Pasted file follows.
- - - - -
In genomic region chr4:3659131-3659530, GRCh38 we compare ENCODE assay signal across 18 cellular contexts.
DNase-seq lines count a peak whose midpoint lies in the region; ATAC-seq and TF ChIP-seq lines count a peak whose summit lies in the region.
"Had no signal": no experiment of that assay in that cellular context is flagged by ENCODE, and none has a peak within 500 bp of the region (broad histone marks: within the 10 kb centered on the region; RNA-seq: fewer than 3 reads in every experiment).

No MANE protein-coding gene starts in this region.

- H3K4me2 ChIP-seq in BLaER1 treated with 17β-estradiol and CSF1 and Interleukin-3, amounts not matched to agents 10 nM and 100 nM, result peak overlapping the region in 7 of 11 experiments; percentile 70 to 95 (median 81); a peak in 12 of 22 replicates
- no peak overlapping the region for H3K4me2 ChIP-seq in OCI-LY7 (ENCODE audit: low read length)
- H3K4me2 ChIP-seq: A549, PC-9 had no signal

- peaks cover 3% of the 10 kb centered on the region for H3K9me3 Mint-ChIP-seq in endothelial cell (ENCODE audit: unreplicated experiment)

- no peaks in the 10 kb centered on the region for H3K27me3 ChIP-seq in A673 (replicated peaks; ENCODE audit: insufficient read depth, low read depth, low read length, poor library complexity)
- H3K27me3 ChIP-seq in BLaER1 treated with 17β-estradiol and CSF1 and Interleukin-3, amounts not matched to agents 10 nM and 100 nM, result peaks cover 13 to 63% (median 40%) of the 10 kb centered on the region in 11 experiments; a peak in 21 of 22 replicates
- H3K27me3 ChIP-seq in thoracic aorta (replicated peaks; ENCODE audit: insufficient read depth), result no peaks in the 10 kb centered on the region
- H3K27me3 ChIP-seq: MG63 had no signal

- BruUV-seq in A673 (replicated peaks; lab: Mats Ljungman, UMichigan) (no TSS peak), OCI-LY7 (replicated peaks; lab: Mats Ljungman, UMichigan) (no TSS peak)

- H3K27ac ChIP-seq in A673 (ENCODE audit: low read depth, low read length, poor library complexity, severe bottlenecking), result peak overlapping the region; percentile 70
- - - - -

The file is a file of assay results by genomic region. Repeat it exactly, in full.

In genomic region chr4:3659131-3659530, GRCh38 we compare ENCODE assay signal across 18 cellular contexts.
DNase-seq lines count a peak whose midpoint lies in the region; ATAC-seq and TF ChIP-seq lines count a peak whose summit lies in the region.
"Had no signal": no experiment of that assay in that cellular context is flagged by ENCODE, and none has a peak within 500 bp of the region (broad histone marks: within the 10 kb centered on the region; RNA-seq: fewer than 3 reads in every experiment).

No MANE protein-coding gene starts in this region.

- H3K4me2 ChIP-seq in BLaER1 treated with 17β-estradiol and CSF1 and Interleukin-3, amounts not matched to agents 10 nM and 100 nM, result peak overlapping the region in 7 of 11 experiments; percentile 70 to 95 (median 81); a peak in 12 of 22 replicates
- no peak overlapping the region for H3K4me2 ChIP-seq in OCI-LY7 (ENCODE audit: low read length)
- H3K4me2 ChIP-seq: A549, PC-9 had no signal

- peaks cover 3% of the 10 kb centered on the region for H3K9me3 Mint-ChIP-seq in endothelial cell (ENCODE audit: unreplicated experiment)

- no peaks in the 10 kb centered on the region for H3K27me3 ChIP-seq in A673 (replicated peaks; ENCODE audit: insufficient read depth, low read depth, low read length, poor library complexity)
- H3K27me3 ChIP-seq in BLaER1 treated with 17β-estradiol and CSF1 and Interleukin-3, amounts not matched to agents 10 nM and 100 nM, result peaks cover 13 to 63% (median 40%) of the 10 kb centered on the region in 11 experiments; a peak in 21 of 22 replicates
- H3K27me3 ChIP-seq in thoracic aorta (replicated peaks; ENCODE audit: insufficient read depth), result no peaks in the 10 kb centered on the region
- H3K27me3 ChIP-seq: MG63 had no signal

- BruUV-seq in A673 (replicated peaks; lab: Mats Ljungman, UMichigan) (no TSS peak), OCI-LY7 (replicated peaks; lab: Mats Ljungman, UMichigan) (no TSS peak)

- H3K27ac ChIP-seq in A673 (ENCODE audit: low read depth, low read length, poor library complexity, severe bottlenecking), result peak overlapping the region; percentile 70